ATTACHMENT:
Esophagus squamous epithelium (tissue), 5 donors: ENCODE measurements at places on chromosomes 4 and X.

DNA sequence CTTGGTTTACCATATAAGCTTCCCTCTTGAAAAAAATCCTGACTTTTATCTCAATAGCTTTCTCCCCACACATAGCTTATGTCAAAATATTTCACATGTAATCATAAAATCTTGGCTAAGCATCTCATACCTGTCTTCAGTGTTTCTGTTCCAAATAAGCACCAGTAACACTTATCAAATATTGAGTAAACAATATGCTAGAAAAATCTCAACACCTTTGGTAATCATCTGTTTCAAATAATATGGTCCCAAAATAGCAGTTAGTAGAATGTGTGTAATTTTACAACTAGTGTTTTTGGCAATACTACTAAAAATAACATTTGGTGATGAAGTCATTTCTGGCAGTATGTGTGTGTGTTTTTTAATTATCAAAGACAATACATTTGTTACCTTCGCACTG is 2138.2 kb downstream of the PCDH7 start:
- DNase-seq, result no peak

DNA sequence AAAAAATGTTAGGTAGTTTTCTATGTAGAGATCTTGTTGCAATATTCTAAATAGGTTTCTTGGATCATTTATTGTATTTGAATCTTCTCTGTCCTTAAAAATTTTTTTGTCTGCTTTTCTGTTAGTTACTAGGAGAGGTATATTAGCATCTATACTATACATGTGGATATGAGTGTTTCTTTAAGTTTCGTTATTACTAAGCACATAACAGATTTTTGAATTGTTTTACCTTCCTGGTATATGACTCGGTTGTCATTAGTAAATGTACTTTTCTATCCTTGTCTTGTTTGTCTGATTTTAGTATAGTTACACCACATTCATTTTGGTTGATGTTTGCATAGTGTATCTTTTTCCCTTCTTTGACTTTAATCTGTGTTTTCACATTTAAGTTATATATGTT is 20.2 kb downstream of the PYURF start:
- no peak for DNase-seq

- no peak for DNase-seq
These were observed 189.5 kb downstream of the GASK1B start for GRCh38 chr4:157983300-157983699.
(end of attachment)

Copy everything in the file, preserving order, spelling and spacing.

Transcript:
Esophagus squamous epithelium (tissue), 5 donors: ENCODE measurements at places on chromosomes 4 and X.

DNA sequence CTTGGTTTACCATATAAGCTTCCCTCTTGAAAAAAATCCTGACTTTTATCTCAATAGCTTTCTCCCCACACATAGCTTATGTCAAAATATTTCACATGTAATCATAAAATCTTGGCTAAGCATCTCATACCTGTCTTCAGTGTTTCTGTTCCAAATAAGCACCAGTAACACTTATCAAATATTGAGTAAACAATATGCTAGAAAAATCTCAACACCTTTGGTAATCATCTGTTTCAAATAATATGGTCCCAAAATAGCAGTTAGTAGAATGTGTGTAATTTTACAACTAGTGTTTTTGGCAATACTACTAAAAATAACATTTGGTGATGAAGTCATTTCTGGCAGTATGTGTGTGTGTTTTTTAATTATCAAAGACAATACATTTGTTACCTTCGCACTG is 2138.2 kb downstream of the PCDH7 start:
- DNase-seq, result no peak

DNA sequence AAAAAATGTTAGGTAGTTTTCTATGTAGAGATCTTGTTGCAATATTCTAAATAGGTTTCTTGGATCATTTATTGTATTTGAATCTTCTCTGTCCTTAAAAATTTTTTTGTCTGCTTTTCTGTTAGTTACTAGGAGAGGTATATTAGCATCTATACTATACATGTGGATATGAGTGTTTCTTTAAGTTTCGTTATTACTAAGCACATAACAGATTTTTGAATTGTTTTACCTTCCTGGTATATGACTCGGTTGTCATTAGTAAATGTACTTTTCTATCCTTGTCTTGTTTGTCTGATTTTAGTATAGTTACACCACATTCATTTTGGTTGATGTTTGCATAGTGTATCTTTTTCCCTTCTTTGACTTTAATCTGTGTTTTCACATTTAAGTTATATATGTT is 20.2 kb downstream of the PYURF start:
- no peak for DNase-seq

- no peak for DNase-seq
These were observed 189.5 kb downstream of the GASK1B start for GRCh38 chr4:157983300-157983699.